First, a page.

Recent water reforms in Ecuador are analyzed with the ‘cathedral and bazaar’ metaphor used by Lankford and Hepworth (2010). The institutional and policy shifts that swept through Ecuadorian water management in the last two decades are presented, showing how almost twenty years of neoliberal policies broke down the centralistic ‘cathedral model’ that had reigned over water governance from the 1960s to the mid- 1980s. It was replaced by a much debated polycentric institutional bazaar which after ten years of (dis) functioning, gave way to a socially much-desired transition towards ‘rebuilding a cathedral’. The article shows that re-building a cathedral from the bazaar is fraught with stumble blocks as established institutions, just as merchants, fight for their place and perpetuation. It argues that an expedient hybrid approach based on clearly established responsibilities, subsidiarity, transparency, coordination and democratic deliberation might be best suited to tackle the Ecuadorian water governance challenges.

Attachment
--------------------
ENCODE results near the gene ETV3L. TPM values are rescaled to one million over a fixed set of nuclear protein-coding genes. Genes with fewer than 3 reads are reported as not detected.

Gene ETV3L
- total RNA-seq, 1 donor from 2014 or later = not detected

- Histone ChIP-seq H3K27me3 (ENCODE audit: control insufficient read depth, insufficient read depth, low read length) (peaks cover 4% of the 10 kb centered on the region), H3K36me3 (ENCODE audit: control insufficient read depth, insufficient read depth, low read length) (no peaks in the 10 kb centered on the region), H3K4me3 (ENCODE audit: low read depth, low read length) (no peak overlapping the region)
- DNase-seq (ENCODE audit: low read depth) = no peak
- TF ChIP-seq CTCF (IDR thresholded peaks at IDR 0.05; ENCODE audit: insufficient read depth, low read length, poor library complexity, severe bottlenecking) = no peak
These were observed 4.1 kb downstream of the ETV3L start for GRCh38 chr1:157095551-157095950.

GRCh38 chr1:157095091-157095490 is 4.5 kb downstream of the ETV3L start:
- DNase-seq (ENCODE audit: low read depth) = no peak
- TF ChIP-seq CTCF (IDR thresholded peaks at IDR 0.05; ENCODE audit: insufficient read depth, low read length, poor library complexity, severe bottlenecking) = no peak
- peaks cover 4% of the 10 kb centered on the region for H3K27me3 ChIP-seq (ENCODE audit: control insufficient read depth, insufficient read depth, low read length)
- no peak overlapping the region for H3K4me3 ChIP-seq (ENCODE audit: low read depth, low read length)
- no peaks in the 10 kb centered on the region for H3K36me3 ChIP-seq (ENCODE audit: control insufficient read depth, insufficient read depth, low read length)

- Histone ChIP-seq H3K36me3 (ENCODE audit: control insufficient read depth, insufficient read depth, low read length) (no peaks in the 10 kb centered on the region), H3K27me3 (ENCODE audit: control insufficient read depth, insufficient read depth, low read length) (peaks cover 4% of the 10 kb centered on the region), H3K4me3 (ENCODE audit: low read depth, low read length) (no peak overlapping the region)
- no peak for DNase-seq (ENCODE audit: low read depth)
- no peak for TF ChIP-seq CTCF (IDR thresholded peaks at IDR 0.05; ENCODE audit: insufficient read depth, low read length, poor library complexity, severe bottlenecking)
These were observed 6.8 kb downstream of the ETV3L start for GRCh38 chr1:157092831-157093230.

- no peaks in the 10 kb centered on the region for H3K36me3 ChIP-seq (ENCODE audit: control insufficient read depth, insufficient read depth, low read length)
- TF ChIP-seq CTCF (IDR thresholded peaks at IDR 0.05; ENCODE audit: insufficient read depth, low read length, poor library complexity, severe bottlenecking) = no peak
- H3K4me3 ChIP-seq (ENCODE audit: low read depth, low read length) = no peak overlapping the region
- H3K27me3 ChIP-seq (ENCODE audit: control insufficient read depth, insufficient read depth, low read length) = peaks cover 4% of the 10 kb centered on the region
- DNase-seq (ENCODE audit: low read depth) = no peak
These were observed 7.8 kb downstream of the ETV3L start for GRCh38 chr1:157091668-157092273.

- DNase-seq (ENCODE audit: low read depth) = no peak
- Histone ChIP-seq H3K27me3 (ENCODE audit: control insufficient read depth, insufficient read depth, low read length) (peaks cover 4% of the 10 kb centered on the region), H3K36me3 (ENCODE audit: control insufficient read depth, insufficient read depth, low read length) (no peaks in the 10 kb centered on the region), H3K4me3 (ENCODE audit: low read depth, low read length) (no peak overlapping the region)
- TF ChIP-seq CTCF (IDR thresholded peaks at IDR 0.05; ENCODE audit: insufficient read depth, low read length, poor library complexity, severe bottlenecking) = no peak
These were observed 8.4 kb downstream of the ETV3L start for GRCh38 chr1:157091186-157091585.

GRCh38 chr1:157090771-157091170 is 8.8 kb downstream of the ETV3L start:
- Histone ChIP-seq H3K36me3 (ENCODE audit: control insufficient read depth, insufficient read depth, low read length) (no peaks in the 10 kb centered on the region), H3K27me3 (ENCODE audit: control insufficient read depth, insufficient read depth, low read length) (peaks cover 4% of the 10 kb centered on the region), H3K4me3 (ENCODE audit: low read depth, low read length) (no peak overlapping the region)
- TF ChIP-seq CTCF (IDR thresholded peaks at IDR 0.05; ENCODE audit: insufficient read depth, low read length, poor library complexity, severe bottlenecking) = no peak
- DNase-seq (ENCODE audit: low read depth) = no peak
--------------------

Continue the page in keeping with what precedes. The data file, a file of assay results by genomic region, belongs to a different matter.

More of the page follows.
|Publication status||Published - 2010|
|Event||8th Development Dialogue: Knowledges for Development, Development for Knowledges, Rotterdam, The Netherlands - |
Duration: 21 Jun 2010 → 22 Jun 2010
|Conference||8th Development Dialogue: Knowledges for Development, Development for Knowledges, Rotterdam, The Netherlands|
|Period||21/06/10 → 22/06/10|